Here’s something to think about the next time you stub your toe, or suffer any injury short of getting shot in the head. During the Union’s most brutal defeat of the civil war, Union soldier Jacob Miller was shot in the face and survived. With a bullet hole clearly between his eyes, this tough bastard walked away from the Battle of Chickamagua on September 19, 1863. It would be another 54 years before this soldier finally went down for good, and he spend 31 of those years with pieces of the bullet painfully pushing through his forehead.
In 1911 he told his story to The Joliet Daily News. Read the story of a true American badass in his own words below,
I was left for dead when my company fell back from that position. When I came to my senses some time after I found I was in the rear of the confederate line. So not to become a prisoner I made up my mind to make an effort to get around their line and back on my own side. I got up with the help of my gun as a staff, then went back some distance, then started parallel with the line of battle. I suppose I was so covered with blood that those that I met, did not notice that I was a Yank, ( at least our Major, my former captain did not recognize me when I met him after passing to our own side).
At last some bearers came along and put me on their stretcher and carried me to the hospital and laid me on the ground in a tent. A hospital nurse came and put a wet bandage over my wound and around my head and gave me a canteen of water. I don’t know what time of day they examined my wound and decided to put me on the operating table till after dark some time. The surgeons examined my wound and decided it was best not to operate on me and give me more pain as they said I couldn’t live very long, so the nurse took me back into the tent. I slept some during the night . The next morning (Sunday), the doctors came around to make a list of the wounded and of their company and regiments and said to send all the wounded to Chattanooga that the ambulances would carry and told me I was wounded too bad to be moved, and if the army fell back those that were left there could afterwards be exchanged.”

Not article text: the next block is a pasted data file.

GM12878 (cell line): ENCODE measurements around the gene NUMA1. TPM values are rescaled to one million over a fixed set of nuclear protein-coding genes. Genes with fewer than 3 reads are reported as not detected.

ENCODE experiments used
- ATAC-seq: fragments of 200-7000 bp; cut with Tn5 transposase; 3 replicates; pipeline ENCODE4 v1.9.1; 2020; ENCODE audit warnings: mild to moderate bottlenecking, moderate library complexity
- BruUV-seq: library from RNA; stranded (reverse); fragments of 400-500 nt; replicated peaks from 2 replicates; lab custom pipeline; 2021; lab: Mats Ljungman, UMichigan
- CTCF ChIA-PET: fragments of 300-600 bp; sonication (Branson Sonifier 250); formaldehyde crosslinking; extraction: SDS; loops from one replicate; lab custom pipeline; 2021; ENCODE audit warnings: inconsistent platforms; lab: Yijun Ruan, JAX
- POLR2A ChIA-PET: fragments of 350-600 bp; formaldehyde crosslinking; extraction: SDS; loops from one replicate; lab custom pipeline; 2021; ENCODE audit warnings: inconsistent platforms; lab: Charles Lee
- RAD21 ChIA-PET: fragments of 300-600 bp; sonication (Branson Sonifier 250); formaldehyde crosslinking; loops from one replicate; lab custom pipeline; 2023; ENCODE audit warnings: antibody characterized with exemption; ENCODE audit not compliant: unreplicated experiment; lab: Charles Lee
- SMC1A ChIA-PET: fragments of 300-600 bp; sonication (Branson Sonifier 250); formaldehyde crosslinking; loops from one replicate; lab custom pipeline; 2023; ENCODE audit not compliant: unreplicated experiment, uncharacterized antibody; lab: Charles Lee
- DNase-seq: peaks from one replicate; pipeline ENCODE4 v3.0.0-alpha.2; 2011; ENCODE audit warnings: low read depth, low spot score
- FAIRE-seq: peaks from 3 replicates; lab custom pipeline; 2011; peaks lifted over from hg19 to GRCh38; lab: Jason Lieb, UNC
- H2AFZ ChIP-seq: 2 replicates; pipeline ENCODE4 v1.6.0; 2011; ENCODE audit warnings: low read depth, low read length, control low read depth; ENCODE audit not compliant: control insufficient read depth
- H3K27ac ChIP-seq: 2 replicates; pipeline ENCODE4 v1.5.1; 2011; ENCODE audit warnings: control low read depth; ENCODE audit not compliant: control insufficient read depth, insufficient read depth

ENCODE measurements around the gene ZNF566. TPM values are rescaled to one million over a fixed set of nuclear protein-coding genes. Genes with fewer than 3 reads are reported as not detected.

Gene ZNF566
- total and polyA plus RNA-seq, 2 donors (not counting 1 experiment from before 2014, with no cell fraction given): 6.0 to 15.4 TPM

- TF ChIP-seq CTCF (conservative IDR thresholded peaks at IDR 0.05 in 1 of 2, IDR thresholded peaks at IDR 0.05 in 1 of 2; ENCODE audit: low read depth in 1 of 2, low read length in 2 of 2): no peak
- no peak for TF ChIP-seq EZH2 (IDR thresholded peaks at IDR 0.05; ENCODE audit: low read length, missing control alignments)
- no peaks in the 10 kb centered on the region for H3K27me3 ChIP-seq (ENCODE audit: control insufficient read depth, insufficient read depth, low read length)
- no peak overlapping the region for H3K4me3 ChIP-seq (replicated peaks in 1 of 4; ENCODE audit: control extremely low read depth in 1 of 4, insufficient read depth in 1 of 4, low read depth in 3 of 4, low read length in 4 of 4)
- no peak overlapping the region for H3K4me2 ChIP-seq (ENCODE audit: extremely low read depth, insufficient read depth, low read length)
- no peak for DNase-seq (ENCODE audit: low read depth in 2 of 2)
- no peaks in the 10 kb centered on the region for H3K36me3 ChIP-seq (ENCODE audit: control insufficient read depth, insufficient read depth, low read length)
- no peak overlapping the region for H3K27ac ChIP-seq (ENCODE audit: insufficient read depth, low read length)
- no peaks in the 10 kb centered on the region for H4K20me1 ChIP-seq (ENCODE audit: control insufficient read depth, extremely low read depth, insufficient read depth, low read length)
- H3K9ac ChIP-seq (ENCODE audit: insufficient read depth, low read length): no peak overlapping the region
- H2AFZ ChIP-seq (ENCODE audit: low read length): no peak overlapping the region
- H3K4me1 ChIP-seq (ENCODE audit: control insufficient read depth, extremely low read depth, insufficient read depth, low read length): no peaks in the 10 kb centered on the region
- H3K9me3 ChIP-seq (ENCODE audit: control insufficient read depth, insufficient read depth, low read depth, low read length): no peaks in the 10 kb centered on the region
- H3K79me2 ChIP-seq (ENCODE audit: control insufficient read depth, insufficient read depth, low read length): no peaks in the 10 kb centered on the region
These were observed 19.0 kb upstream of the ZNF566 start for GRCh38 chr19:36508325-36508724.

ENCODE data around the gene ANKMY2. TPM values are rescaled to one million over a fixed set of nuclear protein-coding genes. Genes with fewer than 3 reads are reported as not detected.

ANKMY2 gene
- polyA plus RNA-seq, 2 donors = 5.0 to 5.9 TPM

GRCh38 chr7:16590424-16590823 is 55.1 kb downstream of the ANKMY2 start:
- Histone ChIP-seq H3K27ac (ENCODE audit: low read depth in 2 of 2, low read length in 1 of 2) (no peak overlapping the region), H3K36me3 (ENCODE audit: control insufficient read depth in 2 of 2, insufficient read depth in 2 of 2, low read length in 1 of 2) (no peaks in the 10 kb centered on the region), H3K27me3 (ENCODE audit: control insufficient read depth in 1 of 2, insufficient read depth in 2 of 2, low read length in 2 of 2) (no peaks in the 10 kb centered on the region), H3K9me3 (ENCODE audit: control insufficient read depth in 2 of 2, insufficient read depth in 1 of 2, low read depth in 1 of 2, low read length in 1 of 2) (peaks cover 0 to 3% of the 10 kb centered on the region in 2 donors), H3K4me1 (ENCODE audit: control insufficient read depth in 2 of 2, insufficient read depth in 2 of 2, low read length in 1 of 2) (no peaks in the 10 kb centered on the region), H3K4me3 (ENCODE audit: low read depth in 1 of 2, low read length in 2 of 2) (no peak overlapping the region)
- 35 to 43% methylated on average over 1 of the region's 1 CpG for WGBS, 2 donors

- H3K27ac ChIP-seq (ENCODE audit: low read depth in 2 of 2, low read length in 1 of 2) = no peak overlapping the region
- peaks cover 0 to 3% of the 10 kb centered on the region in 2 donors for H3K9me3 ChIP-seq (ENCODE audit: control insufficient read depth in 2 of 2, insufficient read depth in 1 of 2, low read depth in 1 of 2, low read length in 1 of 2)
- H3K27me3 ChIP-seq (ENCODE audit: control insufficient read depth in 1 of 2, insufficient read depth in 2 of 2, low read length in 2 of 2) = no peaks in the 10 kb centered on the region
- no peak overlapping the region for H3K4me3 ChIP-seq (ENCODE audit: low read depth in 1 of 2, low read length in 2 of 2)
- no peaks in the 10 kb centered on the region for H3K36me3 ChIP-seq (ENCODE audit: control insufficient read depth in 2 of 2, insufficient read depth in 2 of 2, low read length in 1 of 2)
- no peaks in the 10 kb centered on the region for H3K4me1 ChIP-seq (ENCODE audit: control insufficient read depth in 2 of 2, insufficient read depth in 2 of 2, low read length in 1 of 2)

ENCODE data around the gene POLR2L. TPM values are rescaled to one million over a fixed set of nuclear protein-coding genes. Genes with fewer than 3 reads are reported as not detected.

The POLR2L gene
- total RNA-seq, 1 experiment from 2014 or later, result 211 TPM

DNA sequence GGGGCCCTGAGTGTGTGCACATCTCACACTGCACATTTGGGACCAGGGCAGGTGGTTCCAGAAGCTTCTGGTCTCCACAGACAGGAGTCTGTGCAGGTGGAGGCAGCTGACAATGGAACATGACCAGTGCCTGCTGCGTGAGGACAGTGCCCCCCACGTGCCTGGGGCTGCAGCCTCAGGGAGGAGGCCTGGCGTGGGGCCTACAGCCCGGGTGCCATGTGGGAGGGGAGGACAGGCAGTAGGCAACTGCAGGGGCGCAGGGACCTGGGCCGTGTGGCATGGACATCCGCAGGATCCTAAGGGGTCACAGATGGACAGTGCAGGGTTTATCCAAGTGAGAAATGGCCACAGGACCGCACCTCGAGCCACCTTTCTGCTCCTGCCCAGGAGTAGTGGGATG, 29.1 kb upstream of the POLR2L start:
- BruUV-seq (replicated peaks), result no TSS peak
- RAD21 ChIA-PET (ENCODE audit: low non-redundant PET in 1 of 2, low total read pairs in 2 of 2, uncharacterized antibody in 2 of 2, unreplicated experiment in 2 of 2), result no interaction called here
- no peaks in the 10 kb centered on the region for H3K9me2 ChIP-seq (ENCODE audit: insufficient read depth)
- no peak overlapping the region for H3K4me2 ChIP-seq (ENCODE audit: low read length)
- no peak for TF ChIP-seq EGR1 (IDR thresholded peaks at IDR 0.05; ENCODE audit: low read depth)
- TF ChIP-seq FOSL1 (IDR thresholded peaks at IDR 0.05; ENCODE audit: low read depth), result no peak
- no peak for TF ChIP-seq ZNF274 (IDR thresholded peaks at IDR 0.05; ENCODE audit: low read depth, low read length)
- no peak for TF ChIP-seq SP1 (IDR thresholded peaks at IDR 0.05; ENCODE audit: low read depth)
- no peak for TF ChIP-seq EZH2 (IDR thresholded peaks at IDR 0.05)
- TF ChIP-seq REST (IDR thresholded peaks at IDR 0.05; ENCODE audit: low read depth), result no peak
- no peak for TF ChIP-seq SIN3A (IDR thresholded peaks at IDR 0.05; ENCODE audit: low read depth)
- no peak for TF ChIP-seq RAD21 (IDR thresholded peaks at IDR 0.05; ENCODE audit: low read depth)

After leaving the battlefield nearly blind from facial swelling, Miller’s wound was unchecked for another three days before it was finally properly dressed. It took another four days before he made it to a hospital, and those days were spend walking 60 miles. When he finally arrived at a hospital, none of the doctors wanted to operate on him.
I suffered for nine months then I got a furlough home to Logansport and got Drs. Fitch and Colman to operate on my wound. They took out the musket ball. After the operation a few days, I returned to the hospital at Madison and stayed there till the expiration of my enlistment, Sept. 17, 1864. Seventeen years after I was wounded a buck shot dropped out of my wound and thirty one years after two pieces of lead came out.”
Miller suffered every day for years, but he didn’t complain, that wasn’t something men did back then.
Some ask how it is I can describe so minutely my getting wounded and getting off the battle field after so many years. My answer is I have an everyday reminder of it in my wound and constant pain in the head, never free of it while not asleep. The whole scene is imprinted on my brain as with a steel engraving.
I haven’t written this to complain of any one being in fault for my misfortune and suffering all these years, the government is good to me and gives me $40.00 per month pension.”
Accounting for inflation, that’s a monthly sum of around $1,000 in 2016 money. Would you take a bullet to the head for $12,000 a year? Private Miller did. If you’re curious about that Medal of Honor, it has nothing to do with the Battle of Chickamagua. Private Miller earned that medal in 1894 in honor of his volunteered charge on May 22, 1863 while fighting with Company G of the 113th Illinois Infantry.
(image source; Historical Times)